As the final project in the “Acquiring Art” course, students research and propose a work to be purchased by the Williams College Museum of Art. After consideration by WCMA staff, one work is accessioned into the museum’s collection. For the first time in the course’s history, all five proposed works were by artists of color and, because of their deep aesthetic and educational value, all five were acquired. With an introduction from Kevin Murphy, Eugénie Prendergast Senior Curator of American and European Art, hear from current students about their selected works.


Watch on Demand

EPHCASTS | Opportunity Gaps in Today’s Educational Landscape

Ephcasts is a new series of short videos developed by Williams faculty and staff to help connect the community during this extraordinary time. Christopher Sewell ’05, Associate Dean of the College, talks about his research with gifted and talented Black students and its connection to opportunity gaps. He talks about things we need to consider for students in this population and similar backgrounds / experiences as we navigate life with school at home.


Watch on Demand

ABOUT GAIUS C. BOLIN, Class of 1889

Gaius C. Bolin, Class of 1889, was born in Poughkeepsie, New York on September 10, 1864 to Ann and Abraham Bolin. One of thirteen children, he was a product of both public and private secondary schooling in the city. He graduated from Poughkeepsie High School in 1883 and proceeded to spend the following two years receiving training in Latin and Greek from John R. Leslie’s Select Classical School. While there, the school’s president, a graduate of Williams College, took note of Bolin’s affinity for learning and encouraged him to consider sharpening his intellect at his alma mater. He entered with a class of 81 other students in the fall of 1885 and graduated in June of 1889 as the College’s first Black graduate.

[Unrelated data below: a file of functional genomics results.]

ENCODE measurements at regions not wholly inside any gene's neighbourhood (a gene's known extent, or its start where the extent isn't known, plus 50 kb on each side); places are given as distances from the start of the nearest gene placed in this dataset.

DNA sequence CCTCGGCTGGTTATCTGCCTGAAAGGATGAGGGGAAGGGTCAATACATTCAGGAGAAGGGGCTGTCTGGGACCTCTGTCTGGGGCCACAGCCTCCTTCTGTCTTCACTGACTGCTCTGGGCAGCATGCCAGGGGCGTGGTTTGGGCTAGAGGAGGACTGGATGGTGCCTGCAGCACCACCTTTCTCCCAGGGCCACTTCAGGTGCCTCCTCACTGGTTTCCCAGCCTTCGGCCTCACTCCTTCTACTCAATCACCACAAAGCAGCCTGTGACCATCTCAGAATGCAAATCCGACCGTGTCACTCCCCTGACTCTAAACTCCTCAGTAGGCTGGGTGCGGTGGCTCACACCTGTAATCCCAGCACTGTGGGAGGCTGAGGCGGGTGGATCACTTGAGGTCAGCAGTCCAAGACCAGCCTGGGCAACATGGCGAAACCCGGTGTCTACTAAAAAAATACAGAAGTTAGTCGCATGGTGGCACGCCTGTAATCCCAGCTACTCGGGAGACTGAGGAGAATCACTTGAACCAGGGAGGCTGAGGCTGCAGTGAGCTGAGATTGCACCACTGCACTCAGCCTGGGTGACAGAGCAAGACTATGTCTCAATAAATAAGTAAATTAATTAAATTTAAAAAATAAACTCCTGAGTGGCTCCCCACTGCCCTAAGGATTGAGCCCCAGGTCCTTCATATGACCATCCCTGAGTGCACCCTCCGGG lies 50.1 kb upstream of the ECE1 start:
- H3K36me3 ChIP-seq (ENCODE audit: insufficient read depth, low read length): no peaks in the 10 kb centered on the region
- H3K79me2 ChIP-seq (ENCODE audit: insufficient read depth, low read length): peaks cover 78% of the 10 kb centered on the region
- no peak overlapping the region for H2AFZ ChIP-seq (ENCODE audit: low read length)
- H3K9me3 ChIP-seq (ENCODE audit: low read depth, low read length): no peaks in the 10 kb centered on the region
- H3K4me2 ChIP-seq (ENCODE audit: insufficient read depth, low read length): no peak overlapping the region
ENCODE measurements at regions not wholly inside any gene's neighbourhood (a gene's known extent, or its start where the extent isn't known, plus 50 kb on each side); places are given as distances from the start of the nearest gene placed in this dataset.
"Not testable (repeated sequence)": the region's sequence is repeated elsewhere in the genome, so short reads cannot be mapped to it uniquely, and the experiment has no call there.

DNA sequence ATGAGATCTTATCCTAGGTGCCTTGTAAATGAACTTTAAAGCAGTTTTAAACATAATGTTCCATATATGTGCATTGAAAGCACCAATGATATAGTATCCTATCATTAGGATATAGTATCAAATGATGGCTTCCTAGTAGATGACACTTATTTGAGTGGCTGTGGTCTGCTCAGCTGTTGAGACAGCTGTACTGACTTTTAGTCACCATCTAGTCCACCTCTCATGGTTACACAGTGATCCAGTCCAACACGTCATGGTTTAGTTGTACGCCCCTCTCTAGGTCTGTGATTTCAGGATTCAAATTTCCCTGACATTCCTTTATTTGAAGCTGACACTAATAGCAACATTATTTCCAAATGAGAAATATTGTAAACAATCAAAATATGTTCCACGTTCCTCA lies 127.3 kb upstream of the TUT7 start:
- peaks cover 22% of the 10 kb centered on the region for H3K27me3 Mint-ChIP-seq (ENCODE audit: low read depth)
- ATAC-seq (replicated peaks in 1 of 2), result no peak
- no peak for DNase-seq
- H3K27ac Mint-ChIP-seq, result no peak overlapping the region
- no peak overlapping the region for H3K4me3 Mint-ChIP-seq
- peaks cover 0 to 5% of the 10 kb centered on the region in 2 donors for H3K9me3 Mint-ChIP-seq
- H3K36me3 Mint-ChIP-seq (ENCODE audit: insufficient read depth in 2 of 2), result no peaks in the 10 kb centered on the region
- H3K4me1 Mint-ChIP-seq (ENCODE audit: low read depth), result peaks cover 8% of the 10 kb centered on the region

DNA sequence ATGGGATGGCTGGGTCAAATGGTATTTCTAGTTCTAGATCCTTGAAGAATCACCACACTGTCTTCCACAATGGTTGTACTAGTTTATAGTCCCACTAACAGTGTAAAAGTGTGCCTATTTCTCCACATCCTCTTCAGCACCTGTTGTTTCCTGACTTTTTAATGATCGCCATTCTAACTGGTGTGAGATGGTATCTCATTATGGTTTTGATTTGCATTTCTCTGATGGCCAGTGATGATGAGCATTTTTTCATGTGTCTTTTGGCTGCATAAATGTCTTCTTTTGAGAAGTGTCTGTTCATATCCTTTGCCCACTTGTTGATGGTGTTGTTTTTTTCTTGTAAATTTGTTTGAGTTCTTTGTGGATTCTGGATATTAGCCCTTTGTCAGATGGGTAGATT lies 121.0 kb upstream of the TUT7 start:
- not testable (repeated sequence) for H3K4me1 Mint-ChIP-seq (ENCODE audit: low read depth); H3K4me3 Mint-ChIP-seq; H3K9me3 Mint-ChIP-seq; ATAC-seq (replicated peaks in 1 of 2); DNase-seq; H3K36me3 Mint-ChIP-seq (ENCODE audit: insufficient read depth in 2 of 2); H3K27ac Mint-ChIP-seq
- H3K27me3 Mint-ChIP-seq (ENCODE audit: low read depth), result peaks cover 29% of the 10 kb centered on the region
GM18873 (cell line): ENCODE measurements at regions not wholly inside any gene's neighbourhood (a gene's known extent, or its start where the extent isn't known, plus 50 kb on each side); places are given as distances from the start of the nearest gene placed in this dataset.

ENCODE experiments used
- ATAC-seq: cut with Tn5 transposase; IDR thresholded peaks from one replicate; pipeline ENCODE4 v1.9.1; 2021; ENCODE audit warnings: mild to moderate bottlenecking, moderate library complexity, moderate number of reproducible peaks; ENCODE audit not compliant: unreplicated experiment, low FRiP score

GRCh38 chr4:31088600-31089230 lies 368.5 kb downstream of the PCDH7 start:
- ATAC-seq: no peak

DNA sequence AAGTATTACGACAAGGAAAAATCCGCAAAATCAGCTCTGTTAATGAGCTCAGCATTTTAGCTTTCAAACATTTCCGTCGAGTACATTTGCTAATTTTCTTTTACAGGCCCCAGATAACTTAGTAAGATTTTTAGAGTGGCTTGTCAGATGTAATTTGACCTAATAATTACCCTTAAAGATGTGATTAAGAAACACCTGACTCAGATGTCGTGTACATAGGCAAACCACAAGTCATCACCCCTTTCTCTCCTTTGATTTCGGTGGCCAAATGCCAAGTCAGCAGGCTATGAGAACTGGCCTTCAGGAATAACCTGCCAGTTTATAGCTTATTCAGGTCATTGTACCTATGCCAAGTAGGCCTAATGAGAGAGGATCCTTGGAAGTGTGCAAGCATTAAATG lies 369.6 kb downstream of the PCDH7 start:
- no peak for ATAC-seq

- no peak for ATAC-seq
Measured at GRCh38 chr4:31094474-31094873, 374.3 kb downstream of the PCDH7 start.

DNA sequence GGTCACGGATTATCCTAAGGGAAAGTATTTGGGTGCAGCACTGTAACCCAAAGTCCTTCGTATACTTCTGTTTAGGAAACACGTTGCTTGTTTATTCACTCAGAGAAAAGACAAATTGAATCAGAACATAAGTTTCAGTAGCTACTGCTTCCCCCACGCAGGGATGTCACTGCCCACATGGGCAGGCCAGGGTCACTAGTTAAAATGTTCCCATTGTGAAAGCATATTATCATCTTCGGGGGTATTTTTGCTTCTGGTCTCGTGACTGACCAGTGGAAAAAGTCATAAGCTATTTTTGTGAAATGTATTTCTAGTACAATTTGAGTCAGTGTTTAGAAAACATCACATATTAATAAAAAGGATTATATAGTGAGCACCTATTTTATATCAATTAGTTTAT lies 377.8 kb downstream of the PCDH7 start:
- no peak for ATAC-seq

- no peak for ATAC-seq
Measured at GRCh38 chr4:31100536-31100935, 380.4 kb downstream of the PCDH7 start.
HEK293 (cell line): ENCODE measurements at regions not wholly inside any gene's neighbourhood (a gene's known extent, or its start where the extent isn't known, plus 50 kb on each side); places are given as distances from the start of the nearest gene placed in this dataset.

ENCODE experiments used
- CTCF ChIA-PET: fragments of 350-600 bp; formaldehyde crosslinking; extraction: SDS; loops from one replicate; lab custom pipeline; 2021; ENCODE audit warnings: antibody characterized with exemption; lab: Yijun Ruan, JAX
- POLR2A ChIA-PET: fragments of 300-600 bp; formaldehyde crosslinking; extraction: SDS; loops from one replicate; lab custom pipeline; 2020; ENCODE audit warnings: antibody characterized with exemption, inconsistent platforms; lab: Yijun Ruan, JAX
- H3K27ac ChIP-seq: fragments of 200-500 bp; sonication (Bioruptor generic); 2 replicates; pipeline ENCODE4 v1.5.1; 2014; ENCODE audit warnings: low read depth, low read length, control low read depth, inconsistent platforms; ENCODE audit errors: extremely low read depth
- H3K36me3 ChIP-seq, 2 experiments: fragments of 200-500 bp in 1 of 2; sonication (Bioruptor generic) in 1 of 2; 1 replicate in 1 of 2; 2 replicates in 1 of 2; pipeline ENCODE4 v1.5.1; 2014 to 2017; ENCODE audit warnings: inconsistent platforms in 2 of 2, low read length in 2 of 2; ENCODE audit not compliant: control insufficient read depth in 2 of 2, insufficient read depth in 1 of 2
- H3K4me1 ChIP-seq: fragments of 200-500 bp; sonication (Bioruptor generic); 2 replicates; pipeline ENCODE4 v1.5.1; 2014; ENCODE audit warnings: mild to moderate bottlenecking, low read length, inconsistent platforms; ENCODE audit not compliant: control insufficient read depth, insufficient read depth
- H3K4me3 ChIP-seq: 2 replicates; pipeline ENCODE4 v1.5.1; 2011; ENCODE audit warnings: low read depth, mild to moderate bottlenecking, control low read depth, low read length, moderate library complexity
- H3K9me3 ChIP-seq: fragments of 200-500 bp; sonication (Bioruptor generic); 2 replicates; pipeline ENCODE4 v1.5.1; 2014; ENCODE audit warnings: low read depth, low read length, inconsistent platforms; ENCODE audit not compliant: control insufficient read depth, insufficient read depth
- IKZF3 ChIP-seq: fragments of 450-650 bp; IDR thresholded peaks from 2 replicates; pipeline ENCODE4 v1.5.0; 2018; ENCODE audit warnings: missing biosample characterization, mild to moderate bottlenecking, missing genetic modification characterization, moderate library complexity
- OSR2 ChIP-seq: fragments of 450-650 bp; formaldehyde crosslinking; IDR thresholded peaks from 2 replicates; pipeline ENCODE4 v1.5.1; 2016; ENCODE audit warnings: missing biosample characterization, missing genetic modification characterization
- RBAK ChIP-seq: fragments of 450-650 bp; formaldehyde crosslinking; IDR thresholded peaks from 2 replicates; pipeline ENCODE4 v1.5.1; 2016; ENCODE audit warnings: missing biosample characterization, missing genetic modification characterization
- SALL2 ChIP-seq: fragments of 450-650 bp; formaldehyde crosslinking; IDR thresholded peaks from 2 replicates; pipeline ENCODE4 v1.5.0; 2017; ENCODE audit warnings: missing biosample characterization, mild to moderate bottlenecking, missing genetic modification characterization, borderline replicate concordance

While a student at Williams, Bolin carved out space for himself as a Black man, but he was also intentional about assuming the status and prestige of a Williams man. Because of residential college policies that did not allow Black students to live on campus, he lived with the Dunsett family for a brief time as one of less than twenty Black people in Williamstown in the late 1880s.


Still, this did not deter him from laying claim to the Williams College campus and community. Even before accommodations were made for him to live on campus during his final year, Bolin sought to find ways to make the most of his time in Williamstown as a student. He continued taking courses in Latin and Greek, apparently finding much comfort in the curriculum. He played football throughout all four years, occasionally participated in tug-of-war matches with other students, and frequently found time to cheer for the baseball team when they traveled to Harvard or Amherst. He was even nominated as the pipe orator by his classmates for the commencement exercises of 1889.